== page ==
Media Briefings

RISK OF DIVORCE ENCOURAGES WOMEN TO WORK LONGER HOURS

  • Published Date: April 2014

Women work longer hours when they have a high chance of divorce. What’s more, women who respond most to the risk of divorce by working harder are those who stand to gain the most from doing so. These are among the findings of research by Kerry Papps, to be presented at the Royal Economic Society’s 2014 annual conference.

 

The research analyses data from the National Longitudinal Survey of Youth, which focuses on a sample of Americans who were teenagers in 1979 and have been tracked every one or two years since. Among the findings:

 

·        Work hours among married women in the United States and the UK have fallen since 1990, despite unprecedented wage gains for married women over this period.

 

·        Women work longer hours when they have a high chance of divorce.

 

·        A 10% increase in the probability of divorce leads to a 17-hour increase in annual work time among mechanics (who have the strongest link between wage rates and how many hours the person worked in the previous year).

 

·        A 10% increase in the probability of divorce does not lead to an increase in work hours among farm labourers (who have the weakest link).

 

·        A woman’s degree of ‘future-orientedness’ increases her responsiveness to the likelihood of divorce, but only among those women who married after the age of 22.

 

The author comments:

 

‘These findings point to an unexpected negative consequence of a falling divorce rate, which may hamper efforts to raise labour force participation among married women.

 

‘If current trends persist, ever-larger wage gains may be needed to encourage more married women to enter the workforce.’

 

More…

 

In work presented at the Royal Economic Society’s 2007 annual conference, Kerry Papps reported a positive relationship between the time married women spend in paid work and how likely they are to experience divorce within the following year. This new study extends that work and finds that the women who respond most to the risk of divorce are those who stand to gain the most from doing so.

 

After four decades of steady growth, work hours among married American women have fallen since 1990, despite unprecedented wage gains for married women over this period. This pattern has also been observed in the UK and it has puzzled economists. A possible explanation may lie in trends in the divorce rate, which peaked in the early 1980s in the United States, after two decades of increases.

 

Central to the study is the hypothesis that women care about their future income levels. In that case, if they fear their marriage breaking down within a few years, they might choose to increase the hours they spend on paid work in the present. This may be to spend less time in a dysfunctional home environment and to meet new people. But another reason is to acquire work experience and boost future potential income to ensure that they will be financially comfortable in the event of divorce.

 

If the latter argument holds, those women who stand to gain the most from working longer hours should be the most responsive to changes in the likelihood of marriage breakdown. In particular, women who work in careers that penalise career breaks or part-time work are likely to make large adjustments to their work hours when the risk of divorce changes. Women who care a lot about the future should also be highly responsive to changes in the likelihood of divorce.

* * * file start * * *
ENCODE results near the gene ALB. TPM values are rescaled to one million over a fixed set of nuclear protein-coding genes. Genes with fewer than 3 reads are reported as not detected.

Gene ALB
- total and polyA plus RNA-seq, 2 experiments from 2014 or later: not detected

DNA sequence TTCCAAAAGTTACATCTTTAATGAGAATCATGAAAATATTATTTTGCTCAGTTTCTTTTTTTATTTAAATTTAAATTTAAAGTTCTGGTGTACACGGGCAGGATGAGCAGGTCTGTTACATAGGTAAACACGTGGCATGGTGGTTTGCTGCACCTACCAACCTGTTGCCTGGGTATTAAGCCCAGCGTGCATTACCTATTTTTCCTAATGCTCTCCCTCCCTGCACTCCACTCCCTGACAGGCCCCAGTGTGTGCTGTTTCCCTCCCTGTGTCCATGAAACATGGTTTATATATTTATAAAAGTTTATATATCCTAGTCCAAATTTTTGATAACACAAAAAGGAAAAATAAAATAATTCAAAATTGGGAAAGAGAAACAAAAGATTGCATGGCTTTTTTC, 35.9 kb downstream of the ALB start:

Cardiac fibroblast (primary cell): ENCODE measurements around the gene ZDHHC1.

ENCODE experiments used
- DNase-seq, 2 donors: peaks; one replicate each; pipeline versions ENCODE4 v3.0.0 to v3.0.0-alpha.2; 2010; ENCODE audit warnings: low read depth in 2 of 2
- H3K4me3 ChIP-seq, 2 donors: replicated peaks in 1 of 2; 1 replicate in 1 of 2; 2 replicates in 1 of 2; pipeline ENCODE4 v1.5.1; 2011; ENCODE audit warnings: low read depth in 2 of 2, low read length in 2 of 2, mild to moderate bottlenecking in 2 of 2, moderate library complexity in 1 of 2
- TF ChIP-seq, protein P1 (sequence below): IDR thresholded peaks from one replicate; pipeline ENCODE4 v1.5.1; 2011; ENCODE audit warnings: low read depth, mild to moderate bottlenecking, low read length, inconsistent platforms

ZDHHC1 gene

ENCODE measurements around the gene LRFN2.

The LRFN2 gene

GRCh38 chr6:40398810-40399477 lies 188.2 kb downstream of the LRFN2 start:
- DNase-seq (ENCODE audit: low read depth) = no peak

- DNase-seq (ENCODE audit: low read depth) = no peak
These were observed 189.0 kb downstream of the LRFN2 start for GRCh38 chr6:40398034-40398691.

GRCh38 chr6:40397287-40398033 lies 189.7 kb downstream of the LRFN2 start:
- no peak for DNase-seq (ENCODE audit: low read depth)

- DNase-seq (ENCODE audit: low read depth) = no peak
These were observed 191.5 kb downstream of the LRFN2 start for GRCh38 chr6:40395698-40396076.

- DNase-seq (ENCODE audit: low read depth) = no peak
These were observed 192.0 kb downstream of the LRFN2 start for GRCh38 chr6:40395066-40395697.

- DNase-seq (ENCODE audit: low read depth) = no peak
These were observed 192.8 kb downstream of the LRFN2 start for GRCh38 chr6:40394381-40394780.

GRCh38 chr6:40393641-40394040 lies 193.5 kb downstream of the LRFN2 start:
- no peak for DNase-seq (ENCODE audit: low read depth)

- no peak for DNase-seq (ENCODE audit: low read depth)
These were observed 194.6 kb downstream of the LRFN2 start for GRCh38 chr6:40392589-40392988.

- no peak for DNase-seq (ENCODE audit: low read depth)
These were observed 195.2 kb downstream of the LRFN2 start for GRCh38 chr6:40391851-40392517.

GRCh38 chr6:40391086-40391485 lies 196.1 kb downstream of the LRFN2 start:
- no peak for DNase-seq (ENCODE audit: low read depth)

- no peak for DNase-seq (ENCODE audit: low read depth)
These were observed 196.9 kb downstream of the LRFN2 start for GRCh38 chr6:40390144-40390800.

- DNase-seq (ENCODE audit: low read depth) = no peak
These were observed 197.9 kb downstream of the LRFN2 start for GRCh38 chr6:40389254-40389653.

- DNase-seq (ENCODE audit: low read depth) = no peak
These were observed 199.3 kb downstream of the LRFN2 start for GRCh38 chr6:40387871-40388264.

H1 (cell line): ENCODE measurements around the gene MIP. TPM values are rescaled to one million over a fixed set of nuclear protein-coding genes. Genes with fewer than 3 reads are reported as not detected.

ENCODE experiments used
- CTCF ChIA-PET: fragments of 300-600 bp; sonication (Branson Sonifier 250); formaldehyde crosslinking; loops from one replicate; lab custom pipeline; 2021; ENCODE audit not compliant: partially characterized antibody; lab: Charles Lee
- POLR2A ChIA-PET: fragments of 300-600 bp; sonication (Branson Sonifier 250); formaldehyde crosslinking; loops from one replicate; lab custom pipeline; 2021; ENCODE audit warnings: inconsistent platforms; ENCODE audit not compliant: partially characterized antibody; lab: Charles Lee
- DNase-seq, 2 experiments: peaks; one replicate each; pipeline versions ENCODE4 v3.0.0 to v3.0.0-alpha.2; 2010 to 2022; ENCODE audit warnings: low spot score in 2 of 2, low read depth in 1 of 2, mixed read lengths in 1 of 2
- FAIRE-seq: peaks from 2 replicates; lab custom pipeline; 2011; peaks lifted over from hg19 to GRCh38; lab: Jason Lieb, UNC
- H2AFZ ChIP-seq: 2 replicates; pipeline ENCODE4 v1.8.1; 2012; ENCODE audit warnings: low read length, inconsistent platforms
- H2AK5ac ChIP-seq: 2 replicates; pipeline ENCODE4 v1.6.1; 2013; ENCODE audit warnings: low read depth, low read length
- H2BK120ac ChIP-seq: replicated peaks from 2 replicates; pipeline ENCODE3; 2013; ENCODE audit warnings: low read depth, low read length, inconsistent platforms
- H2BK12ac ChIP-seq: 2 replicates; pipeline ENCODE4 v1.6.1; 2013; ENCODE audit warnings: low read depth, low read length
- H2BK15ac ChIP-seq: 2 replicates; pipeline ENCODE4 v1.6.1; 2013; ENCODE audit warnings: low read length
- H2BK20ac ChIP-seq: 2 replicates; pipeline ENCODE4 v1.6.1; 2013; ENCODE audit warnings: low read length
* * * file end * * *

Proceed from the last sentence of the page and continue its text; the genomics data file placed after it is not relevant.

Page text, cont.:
The study analyses data from the National Longitudinal Survey of Youth, which focuses on a representative sample of Americans who were teenagers in 1979 and has asked a wide range of questions every one or two years since.

 

For each married woman in the sample, Papps calculated her probability of exiting marriage in any year. He then examined how work hours are related to this probability, controlling for other factors that are likely to influence women’s work decisions, such as their wage, age and number of children.

 

The study uses statistical techniques to rule out the possibility that causality actually runs in the opposite direction – that is, that long work hours by women actually contribute to divorce.

 

Overall, women are found to work longer hours when they have a high chance of divorce. But as predicted by theory, the strength of this relationship varies according to the occupation a woman had immediately prior to marrying.

 

A 10% increase in the probability of divorce leads to a 17-hour increase in annual work time among mechanics (who have the strongest link between wage rates and how many hours the person worked in the previous year), but no increase in work hours among farm labourers (who have the weakest link).

 

A woman’s degree of ‘future-orientedness’ is also found to increase her responsiveness to the likelihood of divorce, but only among those women who married after the age of 22. Similar results were found when a person’s reported level of happiness with her marriage was used as the measure of divorce risk.

 

These findings point to an unexpected negative consequence of a falling divorce rate, which may hamper efforts to raise labour force participation among married women. If current trends persist, ever-larger wage gains may be needed to induce more married women to enter the workforce.

 

ENDS

 

 

Notes for editors:

‘Female labor supply and marital instability’ by Kerry Papps

 

For further information, contact:

Kerry Papps: k.l.papps@bath.ac.uk+44-797-579 3909

Romesh Vaitilingam: romesh@vaitilingam.com, +44 7768 661095